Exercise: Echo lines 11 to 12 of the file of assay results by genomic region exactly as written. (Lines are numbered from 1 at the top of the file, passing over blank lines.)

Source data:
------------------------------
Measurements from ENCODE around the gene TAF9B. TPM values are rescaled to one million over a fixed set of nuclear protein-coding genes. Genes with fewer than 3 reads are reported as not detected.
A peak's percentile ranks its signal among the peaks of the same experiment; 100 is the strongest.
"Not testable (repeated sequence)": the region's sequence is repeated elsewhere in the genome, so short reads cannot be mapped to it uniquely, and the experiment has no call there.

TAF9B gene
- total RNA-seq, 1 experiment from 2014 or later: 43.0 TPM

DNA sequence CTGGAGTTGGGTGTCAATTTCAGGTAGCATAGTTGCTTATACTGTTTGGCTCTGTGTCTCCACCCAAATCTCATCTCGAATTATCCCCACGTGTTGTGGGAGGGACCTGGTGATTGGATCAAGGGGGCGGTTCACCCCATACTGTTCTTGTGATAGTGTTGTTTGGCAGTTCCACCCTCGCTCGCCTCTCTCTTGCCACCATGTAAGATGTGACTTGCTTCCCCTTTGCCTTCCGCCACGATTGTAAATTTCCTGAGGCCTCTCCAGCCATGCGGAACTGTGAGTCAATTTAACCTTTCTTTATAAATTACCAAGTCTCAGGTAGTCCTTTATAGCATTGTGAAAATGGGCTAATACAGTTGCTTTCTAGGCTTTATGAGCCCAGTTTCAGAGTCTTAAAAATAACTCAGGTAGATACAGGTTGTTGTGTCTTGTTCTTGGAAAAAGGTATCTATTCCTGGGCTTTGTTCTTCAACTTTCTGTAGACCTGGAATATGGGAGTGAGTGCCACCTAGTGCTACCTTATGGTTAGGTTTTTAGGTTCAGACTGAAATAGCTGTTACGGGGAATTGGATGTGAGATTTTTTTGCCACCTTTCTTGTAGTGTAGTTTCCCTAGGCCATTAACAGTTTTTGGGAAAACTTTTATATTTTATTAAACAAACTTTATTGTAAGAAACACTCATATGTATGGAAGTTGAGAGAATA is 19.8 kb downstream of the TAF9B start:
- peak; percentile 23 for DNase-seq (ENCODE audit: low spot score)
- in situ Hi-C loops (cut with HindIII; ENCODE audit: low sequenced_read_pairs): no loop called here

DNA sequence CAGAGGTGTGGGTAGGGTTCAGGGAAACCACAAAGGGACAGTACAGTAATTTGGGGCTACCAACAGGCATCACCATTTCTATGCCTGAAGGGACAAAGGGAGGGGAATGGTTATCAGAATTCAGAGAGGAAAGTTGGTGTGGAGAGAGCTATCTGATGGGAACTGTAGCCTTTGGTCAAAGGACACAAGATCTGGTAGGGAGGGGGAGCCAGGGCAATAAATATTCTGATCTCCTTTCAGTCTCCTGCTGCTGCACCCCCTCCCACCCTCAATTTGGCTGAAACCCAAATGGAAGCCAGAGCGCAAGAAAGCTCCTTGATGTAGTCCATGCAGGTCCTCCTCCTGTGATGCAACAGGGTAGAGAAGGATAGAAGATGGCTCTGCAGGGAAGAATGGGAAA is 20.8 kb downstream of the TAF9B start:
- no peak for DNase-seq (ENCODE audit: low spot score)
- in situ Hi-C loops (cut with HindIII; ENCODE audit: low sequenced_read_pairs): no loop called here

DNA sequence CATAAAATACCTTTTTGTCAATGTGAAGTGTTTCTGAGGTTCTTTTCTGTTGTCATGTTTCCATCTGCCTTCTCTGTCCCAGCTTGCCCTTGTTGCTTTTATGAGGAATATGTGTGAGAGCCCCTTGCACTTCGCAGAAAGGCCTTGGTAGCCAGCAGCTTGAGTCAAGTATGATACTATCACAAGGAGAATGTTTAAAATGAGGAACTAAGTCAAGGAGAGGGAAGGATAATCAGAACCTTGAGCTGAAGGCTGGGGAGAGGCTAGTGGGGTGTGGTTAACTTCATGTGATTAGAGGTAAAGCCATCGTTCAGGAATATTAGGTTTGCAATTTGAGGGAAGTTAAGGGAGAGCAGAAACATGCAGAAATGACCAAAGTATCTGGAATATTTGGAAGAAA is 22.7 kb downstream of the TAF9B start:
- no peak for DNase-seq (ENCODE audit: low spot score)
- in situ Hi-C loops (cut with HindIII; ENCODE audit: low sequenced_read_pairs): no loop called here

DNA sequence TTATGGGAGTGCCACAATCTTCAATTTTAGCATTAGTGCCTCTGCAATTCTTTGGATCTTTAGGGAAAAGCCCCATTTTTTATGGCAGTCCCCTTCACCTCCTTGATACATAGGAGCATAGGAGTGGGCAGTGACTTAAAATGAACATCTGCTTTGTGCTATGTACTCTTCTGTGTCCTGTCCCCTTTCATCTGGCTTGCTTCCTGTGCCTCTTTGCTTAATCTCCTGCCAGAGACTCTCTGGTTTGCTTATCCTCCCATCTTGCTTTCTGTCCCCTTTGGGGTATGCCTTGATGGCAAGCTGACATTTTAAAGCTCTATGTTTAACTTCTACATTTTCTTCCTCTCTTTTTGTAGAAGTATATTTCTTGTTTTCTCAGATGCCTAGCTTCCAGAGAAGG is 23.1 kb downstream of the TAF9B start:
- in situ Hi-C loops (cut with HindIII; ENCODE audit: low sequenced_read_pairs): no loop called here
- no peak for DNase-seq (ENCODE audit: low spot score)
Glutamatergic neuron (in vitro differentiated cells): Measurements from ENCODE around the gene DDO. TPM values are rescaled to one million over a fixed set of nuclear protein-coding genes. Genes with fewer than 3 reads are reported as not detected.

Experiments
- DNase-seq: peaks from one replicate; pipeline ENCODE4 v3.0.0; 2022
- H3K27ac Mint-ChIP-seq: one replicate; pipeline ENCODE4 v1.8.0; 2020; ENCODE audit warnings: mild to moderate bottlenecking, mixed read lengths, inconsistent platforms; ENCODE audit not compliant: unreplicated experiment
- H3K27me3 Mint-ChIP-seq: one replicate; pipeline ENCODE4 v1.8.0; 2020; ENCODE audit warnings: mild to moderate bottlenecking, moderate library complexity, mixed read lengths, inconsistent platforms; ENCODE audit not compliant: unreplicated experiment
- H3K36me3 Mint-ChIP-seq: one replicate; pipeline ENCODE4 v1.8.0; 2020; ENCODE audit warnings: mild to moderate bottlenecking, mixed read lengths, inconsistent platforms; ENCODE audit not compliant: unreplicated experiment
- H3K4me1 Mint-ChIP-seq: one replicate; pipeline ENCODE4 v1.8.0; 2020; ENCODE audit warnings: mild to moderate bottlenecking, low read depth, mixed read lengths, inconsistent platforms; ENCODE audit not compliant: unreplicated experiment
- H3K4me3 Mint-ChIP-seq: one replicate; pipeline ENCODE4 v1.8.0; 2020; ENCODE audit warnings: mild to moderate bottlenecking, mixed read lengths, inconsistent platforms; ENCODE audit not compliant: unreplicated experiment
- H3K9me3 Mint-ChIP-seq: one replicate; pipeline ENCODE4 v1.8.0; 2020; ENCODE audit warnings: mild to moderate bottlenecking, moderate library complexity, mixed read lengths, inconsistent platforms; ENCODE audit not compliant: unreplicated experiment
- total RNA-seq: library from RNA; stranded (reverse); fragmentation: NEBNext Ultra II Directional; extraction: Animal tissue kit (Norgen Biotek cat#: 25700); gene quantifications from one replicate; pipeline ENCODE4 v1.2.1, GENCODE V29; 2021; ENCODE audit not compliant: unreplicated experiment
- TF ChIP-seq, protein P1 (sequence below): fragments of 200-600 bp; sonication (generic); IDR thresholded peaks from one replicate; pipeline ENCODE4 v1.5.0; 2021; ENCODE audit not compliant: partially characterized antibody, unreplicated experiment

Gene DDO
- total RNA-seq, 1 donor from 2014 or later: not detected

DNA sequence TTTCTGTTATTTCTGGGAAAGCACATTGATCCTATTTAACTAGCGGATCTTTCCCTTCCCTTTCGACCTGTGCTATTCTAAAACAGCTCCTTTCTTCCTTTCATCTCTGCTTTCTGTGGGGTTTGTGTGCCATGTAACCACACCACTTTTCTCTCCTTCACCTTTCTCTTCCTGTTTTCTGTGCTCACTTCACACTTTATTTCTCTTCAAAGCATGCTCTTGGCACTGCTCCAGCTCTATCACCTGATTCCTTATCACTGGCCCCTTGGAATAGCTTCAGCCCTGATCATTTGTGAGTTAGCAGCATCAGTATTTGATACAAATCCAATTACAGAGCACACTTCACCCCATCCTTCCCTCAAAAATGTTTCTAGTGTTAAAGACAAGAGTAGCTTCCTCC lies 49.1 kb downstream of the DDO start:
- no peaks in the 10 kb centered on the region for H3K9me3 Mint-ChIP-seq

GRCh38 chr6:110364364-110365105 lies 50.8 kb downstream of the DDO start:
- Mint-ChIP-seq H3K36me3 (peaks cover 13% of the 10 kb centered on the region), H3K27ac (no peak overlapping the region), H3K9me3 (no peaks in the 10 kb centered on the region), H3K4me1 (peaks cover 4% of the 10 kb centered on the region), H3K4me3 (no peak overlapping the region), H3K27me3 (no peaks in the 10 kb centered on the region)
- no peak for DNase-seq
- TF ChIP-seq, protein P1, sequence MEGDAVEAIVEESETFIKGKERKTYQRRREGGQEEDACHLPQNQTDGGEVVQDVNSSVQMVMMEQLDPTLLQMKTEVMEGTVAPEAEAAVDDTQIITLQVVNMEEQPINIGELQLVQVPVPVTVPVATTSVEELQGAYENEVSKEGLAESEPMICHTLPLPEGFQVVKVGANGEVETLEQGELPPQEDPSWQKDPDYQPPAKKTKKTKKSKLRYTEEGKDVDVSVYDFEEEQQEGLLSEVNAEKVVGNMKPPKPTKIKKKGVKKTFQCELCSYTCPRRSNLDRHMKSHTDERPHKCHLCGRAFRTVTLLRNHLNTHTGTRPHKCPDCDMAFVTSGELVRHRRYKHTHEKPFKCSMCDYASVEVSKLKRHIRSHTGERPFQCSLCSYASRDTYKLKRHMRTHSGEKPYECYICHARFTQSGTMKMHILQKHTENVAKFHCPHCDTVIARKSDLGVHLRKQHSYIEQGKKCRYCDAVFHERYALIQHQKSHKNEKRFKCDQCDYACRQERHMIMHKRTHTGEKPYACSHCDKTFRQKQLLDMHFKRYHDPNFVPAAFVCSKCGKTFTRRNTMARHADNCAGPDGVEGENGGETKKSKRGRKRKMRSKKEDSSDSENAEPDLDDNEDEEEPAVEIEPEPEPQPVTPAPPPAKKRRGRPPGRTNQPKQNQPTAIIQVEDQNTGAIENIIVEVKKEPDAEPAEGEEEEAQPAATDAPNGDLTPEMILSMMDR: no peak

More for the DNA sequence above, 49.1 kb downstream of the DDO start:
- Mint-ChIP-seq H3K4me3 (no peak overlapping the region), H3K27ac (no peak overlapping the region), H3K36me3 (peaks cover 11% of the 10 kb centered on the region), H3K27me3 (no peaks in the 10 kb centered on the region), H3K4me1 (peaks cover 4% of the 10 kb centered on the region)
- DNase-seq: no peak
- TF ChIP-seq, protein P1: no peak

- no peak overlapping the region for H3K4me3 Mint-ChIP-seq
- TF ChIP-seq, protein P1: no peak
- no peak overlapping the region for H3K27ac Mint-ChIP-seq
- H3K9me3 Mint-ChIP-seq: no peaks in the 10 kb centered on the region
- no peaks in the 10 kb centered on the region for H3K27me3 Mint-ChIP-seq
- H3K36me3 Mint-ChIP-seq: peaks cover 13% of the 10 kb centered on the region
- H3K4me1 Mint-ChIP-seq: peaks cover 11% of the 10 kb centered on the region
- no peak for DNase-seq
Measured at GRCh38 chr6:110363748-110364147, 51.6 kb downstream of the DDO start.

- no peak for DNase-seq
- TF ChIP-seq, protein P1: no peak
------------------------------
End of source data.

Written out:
- in situ Hi-C loops (cut with HindIII; ENCODE audit: low sequenced_read_pairs): no loop called here

DNA sequence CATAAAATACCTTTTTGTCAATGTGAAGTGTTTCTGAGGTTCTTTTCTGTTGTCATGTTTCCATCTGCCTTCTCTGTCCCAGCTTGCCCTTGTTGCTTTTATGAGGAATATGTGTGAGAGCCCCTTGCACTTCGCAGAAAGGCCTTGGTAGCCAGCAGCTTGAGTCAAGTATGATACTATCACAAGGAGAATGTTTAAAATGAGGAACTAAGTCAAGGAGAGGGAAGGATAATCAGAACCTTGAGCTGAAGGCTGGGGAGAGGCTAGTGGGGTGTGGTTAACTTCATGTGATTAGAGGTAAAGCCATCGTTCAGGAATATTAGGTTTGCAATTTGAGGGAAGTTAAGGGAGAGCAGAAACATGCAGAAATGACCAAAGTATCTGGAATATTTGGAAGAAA is 22.7 kb downstream of the TAF9B start: